Sunday, February 7, 2010

The Blind Side **1/2

The Blind Side
**1/2 out of ****

What was supposed to be simply one of the many forgettable feel-good movies of the year has become one of the biggest hits of the year, thanks to the star power of Sandra Bullock and its moving story.
The Blind Side is the story of Michael Oher, a large black teenager with a violent past whom society has forgotten. He doesn't talk much, he has no home, no real education, and no true family. He wears the same shirt everyday and depends on the kindness of others to get by. After getting accepted to a nice private Christian school thanks to the pleadings of a desperate football coach, Michael is picked up off the street and brought to the home of the Tuohy (pronounced TOO-ee) family. The matriarch, Leigh Anne, is a tough, no-nonsense religious woman who never swears but is always fierce and demands respect from everyone around her. Michael is quickly accepted into this family. The image of a large black kid next to these small rich white folks inspires many laughs. Along the way, Michael improves his grades, goes out for the football team, and attempts to choose a college to go to on a football scholarship.
Since the story is so predictable, the film relies on strong performances from its lovable cast. Sandra Bullock leads the pack as Leigh Anne, taking on a slightly deglamorized part (and a convincing Southern accent) in order to play a real person. Newcomer Quinton Aaron plays Michael as a gentle giant, a very polite young man who despite his size, doesn't even know how to play football correctly. A nearly unrecognizable Tim McGraw also turns in a solid performance as the family patriarch Sean. Their two kids also win over the audience's hearts, especially the mischievous little tyke, S.J. Kathy Bates also shows up late in the film as Michael's tutor, and gives us one of the funniest scenes in the movie.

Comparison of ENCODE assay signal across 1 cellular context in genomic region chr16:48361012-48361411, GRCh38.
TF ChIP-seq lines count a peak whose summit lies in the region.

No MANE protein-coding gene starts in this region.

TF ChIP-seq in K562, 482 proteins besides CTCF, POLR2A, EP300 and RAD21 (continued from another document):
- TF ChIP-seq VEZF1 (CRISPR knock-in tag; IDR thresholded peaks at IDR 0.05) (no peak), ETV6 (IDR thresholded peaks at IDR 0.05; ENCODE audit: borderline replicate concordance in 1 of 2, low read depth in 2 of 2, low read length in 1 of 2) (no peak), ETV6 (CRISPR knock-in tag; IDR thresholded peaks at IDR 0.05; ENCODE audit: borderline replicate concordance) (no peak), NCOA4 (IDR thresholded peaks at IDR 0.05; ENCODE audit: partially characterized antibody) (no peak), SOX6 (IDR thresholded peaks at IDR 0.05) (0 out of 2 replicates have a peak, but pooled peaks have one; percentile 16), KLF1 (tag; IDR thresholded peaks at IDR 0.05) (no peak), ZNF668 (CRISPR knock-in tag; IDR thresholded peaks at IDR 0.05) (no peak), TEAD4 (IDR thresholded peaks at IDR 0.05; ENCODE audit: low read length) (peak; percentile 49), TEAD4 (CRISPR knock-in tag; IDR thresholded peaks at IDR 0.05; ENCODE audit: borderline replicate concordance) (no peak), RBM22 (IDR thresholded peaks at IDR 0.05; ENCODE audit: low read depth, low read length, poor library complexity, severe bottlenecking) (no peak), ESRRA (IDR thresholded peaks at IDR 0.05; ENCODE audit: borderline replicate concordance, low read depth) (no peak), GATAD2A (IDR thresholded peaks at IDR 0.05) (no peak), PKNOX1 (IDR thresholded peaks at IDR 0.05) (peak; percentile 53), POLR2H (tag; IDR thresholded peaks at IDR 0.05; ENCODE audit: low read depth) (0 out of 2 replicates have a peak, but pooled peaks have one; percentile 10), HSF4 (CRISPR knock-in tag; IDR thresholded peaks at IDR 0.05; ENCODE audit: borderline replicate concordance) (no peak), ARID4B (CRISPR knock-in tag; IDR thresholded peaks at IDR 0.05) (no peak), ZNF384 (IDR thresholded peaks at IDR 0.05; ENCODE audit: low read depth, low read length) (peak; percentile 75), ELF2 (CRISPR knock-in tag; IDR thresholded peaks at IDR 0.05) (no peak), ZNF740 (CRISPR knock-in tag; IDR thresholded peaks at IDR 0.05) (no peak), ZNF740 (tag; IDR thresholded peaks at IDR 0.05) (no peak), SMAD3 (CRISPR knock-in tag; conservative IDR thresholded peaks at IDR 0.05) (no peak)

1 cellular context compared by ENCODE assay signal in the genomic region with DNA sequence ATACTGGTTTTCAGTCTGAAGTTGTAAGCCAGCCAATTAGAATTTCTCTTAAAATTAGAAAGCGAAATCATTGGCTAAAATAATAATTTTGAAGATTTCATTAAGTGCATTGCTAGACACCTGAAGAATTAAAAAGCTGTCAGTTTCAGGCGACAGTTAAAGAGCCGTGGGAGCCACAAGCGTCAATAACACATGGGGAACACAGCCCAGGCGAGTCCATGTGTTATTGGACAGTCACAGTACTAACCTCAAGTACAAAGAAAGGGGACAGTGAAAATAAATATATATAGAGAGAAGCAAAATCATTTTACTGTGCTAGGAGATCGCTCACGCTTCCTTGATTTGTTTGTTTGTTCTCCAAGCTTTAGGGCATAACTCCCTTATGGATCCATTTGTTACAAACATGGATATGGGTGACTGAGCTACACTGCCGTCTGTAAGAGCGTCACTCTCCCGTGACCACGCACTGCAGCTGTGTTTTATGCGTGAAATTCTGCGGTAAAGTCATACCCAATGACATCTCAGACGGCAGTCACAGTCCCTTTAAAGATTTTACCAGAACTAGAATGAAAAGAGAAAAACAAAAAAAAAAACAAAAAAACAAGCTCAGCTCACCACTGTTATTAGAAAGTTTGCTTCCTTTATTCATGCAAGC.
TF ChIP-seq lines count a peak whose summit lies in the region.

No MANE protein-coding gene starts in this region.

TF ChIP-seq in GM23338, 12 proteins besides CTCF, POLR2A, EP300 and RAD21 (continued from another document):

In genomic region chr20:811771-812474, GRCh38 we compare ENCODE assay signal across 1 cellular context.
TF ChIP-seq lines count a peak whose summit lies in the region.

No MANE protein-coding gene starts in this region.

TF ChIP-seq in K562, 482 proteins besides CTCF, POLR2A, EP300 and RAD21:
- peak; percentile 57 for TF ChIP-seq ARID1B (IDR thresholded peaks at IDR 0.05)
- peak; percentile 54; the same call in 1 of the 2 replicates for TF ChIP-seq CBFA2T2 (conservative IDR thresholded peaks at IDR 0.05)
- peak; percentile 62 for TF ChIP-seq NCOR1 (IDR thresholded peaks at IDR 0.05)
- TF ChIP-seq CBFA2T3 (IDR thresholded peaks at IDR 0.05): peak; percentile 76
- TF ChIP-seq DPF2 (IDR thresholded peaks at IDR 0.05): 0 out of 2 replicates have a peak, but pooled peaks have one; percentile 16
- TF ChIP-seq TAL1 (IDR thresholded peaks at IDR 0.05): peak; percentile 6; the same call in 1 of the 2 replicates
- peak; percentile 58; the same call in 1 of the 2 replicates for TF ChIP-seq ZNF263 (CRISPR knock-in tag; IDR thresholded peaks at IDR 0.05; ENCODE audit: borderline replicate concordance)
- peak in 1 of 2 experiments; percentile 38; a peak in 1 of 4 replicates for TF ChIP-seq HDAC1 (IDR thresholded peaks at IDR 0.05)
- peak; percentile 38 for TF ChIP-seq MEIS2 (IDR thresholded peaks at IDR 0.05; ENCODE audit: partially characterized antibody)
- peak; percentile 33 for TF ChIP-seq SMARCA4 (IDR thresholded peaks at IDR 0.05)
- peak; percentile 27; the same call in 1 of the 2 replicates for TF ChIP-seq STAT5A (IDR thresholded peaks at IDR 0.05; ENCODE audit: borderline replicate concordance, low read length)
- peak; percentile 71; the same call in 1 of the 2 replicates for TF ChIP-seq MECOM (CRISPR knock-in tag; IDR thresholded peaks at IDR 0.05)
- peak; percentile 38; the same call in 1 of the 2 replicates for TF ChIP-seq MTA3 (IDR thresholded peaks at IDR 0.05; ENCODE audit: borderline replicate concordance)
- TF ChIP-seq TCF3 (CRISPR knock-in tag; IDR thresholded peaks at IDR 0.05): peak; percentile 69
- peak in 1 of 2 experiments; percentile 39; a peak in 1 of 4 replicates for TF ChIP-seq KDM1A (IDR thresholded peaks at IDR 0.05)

All in all, The Blind Side is just another inspirational sports drama. It's all about the love of family and football, and its emotional parts are about as subtle as a sledgehammer. While it's a very entertaining film, it's shallow and predictable, and most of its conflict is weighted towards the end. But, it's a big crowd-pleaser, which is all that really needs to be said for a movie that doesn't ask for you to think twice about it.
I would recommend this film to people who like football movies, Sandra Bullock, and people who like to go awwwww.

You can watch the trailer here:

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